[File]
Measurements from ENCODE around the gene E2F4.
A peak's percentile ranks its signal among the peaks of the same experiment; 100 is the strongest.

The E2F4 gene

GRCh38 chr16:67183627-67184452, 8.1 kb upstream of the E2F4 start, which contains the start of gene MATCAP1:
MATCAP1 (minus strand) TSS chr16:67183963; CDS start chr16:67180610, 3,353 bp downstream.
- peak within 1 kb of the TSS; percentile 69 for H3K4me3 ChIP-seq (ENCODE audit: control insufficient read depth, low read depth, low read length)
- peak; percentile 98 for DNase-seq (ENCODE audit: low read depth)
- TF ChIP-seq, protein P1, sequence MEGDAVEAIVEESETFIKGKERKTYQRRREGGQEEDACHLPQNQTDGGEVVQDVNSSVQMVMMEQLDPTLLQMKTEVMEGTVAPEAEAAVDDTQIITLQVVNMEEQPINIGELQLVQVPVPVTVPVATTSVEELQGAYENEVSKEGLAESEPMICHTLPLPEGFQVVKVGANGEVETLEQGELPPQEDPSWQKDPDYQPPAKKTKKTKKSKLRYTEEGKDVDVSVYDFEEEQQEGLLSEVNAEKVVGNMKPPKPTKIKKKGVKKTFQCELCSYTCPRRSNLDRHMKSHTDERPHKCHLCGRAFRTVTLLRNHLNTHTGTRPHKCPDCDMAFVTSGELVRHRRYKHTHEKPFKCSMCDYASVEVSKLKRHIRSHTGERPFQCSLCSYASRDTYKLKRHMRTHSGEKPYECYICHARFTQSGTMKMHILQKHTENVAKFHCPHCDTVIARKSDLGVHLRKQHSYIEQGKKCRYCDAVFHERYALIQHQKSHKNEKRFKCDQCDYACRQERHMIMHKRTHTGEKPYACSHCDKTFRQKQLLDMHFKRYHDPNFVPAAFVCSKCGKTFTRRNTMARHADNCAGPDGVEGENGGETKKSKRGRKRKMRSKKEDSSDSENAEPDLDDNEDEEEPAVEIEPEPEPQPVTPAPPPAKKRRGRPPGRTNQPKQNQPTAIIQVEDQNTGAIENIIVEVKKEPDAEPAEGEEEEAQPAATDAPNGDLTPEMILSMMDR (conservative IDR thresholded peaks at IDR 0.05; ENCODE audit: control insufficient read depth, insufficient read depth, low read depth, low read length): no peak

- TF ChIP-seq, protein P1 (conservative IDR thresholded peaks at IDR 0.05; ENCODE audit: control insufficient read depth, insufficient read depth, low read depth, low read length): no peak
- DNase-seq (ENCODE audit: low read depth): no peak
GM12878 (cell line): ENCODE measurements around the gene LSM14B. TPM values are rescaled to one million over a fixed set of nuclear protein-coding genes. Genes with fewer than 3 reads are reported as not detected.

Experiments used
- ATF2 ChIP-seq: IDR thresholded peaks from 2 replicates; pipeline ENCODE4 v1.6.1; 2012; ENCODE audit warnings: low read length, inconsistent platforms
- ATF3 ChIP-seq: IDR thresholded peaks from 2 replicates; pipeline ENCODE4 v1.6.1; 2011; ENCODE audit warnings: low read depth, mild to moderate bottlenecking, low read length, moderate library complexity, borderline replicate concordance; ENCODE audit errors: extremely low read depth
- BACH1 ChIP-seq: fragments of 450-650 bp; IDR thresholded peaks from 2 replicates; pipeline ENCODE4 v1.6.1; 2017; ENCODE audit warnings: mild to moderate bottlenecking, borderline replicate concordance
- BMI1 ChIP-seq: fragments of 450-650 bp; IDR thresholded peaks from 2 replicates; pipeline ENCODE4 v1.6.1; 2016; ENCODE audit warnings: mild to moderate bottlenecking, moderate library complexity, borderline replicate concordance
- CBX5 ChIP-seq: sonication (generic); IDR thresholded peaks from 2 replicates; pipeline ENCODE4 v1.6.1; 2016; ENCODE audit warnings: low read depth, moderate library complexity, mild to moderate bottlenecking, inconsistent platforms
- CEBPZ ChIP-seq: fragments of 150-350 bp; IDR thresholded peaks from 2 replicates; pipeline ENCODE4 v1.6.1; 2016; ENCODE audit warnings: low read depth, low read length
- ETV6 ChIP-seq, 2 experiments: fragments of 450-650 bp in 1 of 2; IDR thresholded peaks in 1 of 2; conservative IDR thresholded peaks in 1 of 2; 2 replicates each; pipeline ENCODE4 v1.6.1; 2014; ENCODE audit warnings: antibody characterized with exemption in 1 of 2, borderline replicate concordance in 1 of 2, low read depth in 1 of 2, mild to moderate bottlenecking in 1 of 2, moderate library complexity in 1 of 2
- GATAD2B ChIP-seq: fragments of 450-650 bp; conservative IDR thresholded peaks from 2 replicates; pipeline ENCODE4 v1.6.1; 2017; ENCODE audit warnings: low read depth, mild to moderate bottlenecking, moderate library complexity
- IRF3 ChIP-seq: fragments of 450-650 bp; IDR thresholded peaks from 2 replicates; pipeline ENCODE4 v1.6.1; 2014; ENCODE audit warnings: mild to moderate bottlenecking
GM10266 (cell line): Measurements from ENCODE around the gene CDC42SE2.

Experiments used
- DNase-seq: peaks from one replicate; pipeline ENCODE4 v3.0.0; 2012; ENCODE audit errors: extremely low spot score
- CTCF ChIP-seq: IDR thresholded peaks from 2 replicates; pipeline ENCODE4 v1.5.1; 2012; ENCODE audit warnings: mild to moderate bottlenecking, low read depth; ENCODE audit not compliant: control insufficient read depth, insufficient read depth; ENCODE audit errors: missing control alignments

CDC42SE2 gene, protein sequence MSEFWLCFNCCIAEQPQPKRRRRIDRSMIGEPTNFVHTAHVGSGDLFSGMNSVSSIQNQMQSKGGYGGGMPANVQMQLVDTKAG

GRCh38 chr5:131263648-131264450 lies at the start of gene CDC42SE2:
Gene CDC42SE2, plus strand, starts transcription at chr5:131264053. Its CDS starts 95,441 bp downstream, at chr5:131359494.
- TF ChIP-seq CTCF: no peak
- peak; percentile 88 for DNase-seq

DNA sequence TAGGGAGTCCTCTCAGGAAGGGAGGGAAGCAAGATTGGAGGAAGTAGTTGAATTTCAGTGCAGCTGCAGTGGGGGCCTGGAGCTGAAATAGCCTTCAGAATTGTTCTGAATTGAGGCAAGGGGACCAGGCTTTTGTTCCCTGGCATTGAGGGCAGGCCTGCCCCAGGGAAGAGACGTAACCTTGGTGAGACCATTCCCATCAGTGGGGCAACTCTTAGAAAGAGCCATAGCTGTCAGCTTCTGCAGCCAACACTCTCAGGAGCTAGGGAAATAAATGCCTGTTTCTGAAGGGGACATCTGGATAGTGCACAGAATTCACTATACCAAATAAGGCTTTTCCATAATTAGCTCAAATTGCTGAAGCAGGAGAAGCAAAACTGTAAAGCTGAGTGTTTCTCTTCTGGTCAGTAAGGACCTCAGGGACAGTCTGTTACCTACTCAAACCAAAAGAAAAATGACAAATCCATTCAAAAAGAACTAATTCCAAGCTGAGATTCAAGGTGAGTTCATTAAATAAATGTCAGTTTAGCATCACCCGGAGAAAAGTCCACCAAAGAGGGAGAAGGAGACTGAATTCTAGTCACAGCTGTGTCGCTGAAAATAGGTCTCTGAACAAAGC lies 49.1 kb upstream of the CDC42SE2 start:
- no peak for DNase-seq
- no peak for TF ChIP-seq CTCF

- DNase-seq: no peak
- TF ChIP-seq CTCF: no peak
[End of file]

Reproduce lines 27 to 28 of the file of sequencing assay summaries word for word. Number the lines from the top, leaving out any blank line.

GRCh38 chr5:131263648-131264450 lies at the start of gene CDC42SE2:
Gene CDC42SE2, plus strand, starts transcription at chr5:131264053. Its CDS starts 95,441 bp downstream, at chr5:131359494.